There’s no obvious immediate frontrunner for the House seat, if there is a vacancy. Samir Paul, who finished just 12 votes behind Love in the 2018 Democratic primary, has told the incumbent lawmakers in the district that he is unlikely to seek the seat.
Between Lee and Pinsky, the 47-member Senate will start the 2023 legislative session Wednesday with two vacancies. The Prince George’s County Democratic Central Committee is expected to meet later this month to consider Pinsky’s replacement in District 22, which is based in Hyattsville. Del. Alonzo Washington (D), vice chair of the House Ways and Means Committee, has sent an email to constituents signaling his intention to seek the appointment.
“As your State Senator, I will continue the fight for racial equity, a world class education system, environmental justice, and economic opportunity for all,” he wrote. “With this new opportunity, I’ll be better able to influence critical resources and bring quality development to our District, and build off of the tens of millions of dollars in State funding we have received over the past several years under my leadership.”
Ashanti Martinez, a former colleague of Washington’s at the immigrants’ rights advocacy group CASA of Maryland, is seen as likely to apply for the House vacancy if Washington is appointed to the Senate — though he just became chief of staff to new Prince George’s County Councilmember Krystal Oriadha (D). Martinez finished about 800 votes out of the money for a House seat in the 2022 Democratic primary.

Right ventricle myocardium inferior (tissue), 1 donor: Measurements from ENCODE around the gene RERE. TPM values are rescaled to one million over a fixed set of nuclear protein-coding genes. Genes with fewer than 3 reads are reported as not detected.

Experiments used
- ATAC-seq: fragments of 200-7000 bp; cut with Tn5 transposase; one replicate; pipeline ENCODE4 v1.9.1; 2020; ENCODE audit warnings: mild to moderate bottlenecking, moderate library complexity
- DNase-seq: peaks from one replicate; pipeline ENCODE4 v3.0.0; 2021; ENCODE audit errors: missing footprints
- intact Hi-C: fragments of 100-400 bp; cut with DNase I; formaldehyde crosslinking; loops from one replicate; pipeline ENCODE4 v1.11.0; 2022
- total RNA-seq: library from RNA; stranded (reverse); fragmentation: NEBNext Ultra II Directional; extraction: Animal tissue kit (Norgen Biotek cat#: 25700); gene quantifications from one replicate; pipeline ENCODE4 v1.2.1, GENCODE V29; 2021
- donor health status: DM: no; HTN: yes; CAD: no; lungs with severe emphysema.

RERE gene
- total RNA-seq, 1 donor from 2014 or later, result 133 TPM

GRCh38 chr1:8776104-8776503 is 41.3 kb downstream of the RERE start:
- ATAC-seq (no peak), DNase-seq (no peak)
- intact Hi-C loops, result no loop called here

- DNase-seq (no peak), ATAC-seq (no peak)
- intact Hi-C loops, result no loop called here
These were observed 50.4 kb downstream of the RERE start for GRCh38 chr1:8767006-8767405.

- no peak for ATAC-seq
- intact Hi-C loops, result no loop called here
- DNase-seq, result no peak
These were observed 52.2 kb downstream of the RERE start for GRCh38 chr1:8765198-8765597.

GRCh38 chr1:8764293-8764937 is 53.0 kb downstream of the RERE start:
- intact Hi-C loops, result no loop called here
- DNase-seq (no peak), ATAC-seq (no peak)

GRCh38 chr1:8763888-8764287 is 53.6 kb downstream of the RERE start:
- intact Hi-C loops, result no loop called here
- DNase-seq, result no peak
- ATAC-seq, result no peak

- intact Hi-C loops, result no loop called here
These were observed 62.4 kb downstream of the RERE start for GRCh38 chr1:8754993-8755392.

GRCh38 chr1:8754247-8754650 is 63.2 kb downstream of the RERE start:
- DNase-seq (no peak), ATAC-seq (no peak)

The prospect of multiple legislative openings will undoubtedly reignite a debate in Annapolis over whether to reform the process of filling vacancies in the General Assembly. Bills have been introduced over the past several legislative sessions to require vacancies to be filled by special elections in the first two years of a legislative term, rather than through a political appointment process, but they have always stalled before reaching the finish line.
Lee’s own legislative career began as an appointee in 2002, when she was selected to fill a vacancy in the House of Delegates, becoming the first Asian-American woman to serve in the General Assembly. She won three full terms in the House before winning her Senate seat in 2014, becoming the first Asian-American to serve in the Maryland Senate. Both times Lee replaced District 16 political icons: Nancy Kopp, in 2002, when Kopp was appointed state treasurer, and Brian Frosh in 2014, when Frosh was elected attorney general.
In the Senate, Lee has focused on a range of issues including domestic violence, technology and cybersecurity, and consumers’ rights. While she endorsed Moore in the Democratic primary for governor, she said she was surprised when he approached her about the possibility of serving in his administration.
“I’m really honored,” she said. “Wes Moore has a great vision. He thinks out of the box.”
Lee would replace outgoing Secretary of State John Wobensmith, who has served since the early weeks of outgoing Republican Gov. Larry Hogan’s administration.
“This is exciting news,” said Del. Lily Qi (D-Montgomery), another Asian-American leader. “She has been a very strong supporter of our governor and has put many years in public service. I’ve worked with her as a legislator, but also in the Asian American and Chinese American community. I think that she will represent us well in her new capacity.”
William J. Ford contributed to this report.
Editor’s note: The story was updated to reflect Del. Alonzo Washington’s intention to seek the Senate appointment in District 22.